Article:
Prepare yourself. I think Microsoft’s newest release of OneNote just put all other notebook applications out of business.
Evernote, Google Keep, and everyone else ought to step aside, because the new OneNote is definitely going places.
Microsoft’s the tortoise or the hare
I can’t figure Microsoft out. Somewhere from nowhere, Microsoft finally started to care about designing and releasing quality applications for Android. I guess Google’s dominance scared them just enough.
The recently updated OneNote mobile app is a fine example.
Truthfully, OneNote will probably become my go-to notebook. Yes, it’s that good. And I’m especially fond of the Office.com integration.
OneNote’s new design and awesome tablet interface should definitely make Google’s designers cringe. The app is miles beyond Google Keep in the ways it works with, organizes, and displays notes. OneNote mobile offers voice recording, image pasting, and of course, text editing.
Evernote users won’t be too impressed, but I prefer OneNote’s layout — notebook to subject to page — over Evernote’s oddly (at least for me) configured organizational method.
Most importantly though, OneNote works with Office.com, Microsoft’s cloud-based, full versions of Work, Excel, and PowerPoint.
Decent handwriting is here
Perhaps OneNote’s greatest benefit is its near-flawless drawing capabilities. Name the picture, and I’m sure your artist nature could has that out to something beautiful.
I’m not sure where my art skills rank.
The new handwriting function also gives you a genuinely good way to take hand written notes.
I’m not convinced they’ll be perfect, but you can get a decent result. Plus, since you can adjust the pen tip, you can cram a lot of handwritten text in the space provided.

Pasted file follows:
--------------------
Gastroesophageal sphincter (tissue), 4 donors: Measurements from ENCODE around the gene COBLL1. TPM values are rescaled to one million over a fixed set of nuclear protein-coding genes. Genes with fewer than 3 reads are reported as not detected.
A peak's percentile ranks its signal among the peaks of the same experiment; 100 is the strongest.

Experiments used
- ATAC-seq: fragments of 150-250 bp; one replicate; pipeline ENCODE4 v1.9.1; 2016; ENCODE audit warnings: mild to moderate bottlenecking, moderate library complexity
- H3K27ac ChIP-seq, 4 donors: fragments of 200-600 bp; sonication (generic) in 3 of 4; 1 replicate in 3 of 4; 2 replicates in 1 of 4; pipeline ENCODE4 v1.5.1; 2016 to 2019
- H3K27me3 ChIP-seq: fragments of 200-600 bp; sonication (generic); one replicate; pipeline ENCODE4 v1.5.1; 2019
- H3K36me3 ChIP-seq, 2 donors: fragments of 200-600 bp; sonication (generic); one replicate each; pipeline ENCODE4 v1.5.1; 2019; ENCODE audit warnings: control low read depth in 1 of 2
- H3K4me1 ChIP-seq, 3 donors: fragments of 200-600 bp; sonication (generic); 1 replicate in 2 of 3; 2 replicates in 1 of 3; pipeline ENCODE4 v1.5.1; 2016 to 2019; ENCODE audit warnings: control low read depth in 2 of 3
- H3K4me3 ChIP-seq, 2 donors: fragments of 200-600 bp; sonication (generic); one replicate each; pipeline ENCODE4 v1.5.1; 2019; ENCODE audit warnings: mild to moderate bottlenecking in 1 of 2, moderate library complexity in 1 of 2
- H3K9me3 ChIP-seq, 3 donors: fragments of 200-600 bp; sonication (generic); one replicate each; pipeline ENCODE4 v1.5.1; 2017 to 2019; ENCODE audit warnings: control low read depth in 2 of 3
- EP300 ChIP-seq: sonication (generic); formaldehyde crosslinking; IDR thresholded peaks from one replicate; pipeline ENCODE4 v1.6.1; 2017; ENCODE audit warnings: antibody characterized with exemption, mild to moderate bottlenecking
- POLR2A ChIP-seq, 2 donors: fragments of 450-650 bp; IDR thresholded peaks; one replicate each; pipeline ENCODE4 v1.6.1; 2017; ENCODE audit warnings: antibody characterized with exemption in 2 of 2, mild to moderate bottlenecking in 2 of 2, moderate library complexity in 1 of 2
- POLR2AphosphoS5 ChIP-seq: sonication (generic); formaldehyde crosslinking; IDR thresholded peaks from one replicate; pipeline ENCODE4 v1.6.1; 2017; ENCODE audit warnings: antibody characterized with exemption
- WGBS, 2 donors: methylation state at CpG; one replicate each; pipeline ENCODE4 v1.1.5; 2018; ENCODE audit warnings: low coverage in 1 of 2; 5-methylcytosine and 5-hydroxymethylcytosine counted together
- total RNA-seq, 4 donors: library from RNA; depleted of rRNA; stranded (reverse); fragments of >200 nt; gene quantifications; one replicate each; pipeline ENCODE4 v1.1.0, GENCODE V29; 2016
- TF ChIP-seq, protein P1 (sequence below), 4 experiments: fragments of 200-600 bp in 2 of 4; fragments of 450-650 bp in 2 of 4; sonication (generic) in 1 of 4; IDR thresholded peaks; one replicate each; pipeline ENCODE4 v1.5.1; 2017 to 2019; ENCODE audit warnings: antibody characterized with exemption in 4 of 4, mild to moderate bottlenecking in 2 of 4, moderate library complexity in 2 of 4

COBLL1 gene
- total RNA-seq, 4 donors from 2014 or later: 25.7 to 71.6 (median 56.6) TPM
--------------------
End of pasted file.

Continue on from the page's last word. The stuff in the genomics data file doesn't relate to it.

Still some flaws
OneNote isn’t perfect, despite all of this praise. In fact, one of OneNote’s biggest issues is that it’s painstakingly slow at times.
I’m contributing this delay to 1) my tablet, but 2) mostly OneDrive syncing. OneNote seems to constantly sync with SkyDrive to keep the “freshest” copy available. This is a great feature, but can really bog down some productivity when switching between sheets, subjects, or notebooks. Indeed, I spent a lot of time staring at a spinning bubble circle during my tests.
OneNote also only works with your Microsoft account (duh). This meant I had to play “Russian Roulette” (I guess until I fail) to discover my @outlook.com username — it’s email@example.com if you want to send me an email I’ll never read. Frustrating to say the least, especially for this “Google tool.”
I’m still not exactly sure how, or where, or if, I can access my OneNote files from any other device. (That’s not true, I know I can use Office.com online.)
One of the other problems I noticed is the way OneNote works with images.
OneNote inserts an image into a note at full size, without the option or ability to resize the image. Thus, a fairly large image, like the picture in the screenshot, ends up sitting beyond the visible area. You can zoom out, but any words become almost unreadable.
If you’re going to have words with the picture, then you’ll want to insert the picture first and add commentary second.
Finally, though this isn’t a flaw, you should be aware that even though Microsoft offers OneNote for free, the Android app is limited in its ability to print or share. You’ll need to access your information through your OneDrive or OneNote account online. That’s where the print and sharing magic happens.
OneNote for Android gets my 4.5 of 5 stars approval. The latest update brings a crisp, clean user interface that helps to manage your notes and information. In spite of some small flaws, OneNote ends up providing a power-packed, easy-to-use application. Combine OneNote (and Word, Excel, and PowerPoint) for Android with Office.com, and Google really needs to worry about its Drive, Docs, Sheets, and Slides products.
Dare I say, I could see myself “jumping ship” to Office.com for familiarity’s sake?
Incidentally, if you’re looking for some great tips and tricks on working with OneNote, check out Ben Schorr’s book, OneNote in One Hour for Lawyers ($34.95) — the book’s pricey when you order from the ABA, so check out Amazon ($25.80) where you’ll save some money.